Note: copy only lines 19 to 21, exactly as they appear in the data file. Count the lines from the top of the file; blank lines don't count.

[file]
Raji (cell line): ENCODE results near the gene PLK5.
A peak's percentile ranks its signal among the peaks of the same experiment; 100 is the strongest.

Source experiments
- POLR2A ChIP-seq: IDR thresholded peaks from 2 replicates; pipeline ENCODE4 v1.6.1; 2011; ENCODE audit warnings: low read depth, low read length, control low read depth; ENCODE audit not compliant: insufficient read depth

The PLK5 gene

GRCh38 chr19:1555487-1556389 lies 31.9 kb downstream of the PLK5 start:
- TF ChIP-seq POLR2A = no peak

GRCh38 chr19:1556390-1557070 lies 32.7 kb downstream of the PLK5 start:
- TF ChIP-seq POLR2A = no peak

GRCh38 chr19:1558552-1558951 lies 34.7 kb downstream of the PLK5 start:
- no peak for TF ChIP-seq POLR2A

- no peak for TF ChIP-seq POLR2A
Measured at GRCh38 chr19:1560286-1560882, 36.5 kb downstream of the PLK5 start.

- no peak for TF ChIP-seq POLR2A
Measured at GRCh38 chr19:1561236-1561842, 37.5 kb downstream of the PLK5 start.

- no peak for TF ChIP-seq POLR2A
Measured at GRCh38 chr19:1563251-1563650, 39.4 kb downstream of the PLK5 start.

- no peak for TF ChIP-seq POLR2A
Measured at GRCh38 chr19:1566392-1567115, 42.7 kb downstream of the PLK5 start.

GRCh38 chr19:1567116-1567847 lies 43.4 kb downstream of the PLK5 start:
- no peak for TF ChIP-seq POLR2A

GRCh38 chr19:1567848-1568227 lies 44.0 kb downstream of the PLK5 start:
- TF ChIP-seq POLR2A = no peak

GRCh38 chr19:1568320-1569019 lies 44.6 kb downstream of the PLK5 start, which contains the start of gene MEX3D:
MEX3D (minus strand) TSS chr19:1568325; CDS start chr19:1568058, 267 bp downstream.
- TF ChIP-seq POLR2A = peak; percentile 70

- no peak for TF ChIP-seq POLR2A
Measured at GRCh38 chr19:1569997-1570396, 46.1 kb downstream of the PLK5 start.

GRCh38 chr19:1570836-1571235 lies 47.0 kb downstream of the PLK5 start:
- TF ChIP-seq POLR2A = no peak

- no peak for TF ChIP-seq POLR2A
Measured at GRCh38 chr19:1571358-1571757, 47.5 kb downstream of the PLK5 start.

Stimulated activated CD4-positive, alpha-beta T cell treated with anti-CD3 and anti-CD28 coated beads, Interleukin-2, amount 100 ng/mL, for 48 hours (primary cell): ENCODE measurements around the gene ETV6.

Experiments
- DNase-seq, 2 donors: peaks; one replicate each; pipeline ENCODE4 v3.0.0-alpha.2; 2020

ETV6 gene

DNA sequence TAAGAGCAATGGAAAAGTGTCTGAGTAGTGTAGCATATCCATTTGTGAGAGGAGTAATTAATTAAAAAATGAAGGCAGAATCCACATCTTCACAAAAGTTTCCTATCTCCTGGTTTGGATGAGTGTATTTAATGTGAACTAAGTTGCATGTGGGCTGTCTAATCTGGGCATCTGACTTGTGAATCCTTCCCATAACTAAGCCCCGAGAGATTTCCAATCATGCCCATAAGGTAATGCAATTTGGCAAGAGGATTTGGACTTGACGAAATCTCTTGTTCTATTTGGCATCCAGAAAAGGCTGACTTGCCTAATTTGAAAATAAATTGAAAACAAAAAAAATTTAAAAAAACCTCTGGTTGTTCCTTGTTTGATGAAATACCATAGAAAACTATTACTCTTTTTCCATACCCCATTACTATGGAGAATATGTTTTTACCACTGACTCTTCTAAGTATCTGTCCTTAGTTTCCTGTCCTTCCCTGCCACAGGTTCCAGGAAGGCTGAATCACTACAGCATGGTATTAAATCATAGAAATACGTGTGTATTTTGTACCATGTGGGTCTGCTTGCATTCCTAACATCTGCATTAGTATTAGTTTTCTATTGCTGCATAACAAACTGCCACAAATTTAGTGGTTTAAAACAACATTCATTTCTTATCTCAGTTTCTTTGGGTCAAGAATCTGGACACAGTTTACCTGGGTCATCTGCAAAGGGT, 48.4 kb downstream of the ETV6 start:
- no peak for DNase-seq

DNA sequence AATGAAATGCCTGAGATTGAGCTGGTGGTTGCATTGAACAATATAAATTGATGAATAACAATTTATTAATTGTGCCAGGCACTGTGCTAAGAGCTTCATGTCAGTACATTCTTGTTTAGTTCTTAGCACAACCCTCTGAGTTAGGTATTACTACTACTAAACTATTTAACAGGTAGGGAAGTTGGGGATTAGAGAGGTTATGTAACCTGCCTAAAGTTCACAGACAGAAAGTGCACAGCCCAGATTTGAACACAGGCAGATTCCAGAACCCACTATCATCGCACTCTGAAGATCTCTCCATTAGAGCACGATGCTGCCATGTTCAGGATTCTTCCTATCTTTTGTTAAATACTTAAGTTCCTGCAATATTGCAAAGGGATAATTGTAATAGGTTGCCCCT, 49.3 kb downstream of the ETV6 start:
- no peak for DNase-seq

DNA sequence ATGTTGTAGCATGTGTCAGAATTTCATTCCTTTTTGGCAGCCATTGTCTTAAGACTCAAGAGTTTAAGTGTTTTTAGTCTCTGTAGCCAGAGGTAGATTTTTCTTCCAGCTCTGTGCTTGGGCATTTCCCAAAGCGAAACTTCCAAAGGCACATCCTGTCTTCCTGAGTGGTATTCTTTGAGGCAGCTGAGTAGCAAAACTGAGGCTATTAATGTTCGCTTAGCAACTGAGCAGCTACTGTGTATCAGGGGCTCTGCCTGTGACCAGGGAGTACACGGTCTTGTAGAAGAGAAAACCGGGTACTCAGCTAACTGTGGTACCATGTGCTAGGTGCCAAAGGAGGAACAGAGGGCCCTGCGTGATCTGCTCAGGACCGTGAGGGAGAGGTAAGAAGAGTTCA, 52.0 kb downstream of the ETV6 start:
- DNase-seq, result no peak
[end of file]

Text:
Measured at GRCh38 chr19:1566392-1567115, 42.7 kb downstream of the PLK5 start.

GRCh38 chr19:1567116-1567847 lies 43.4 kb downstream of the PLK5 start:
- no peak for TF ChIP-seq POLR2A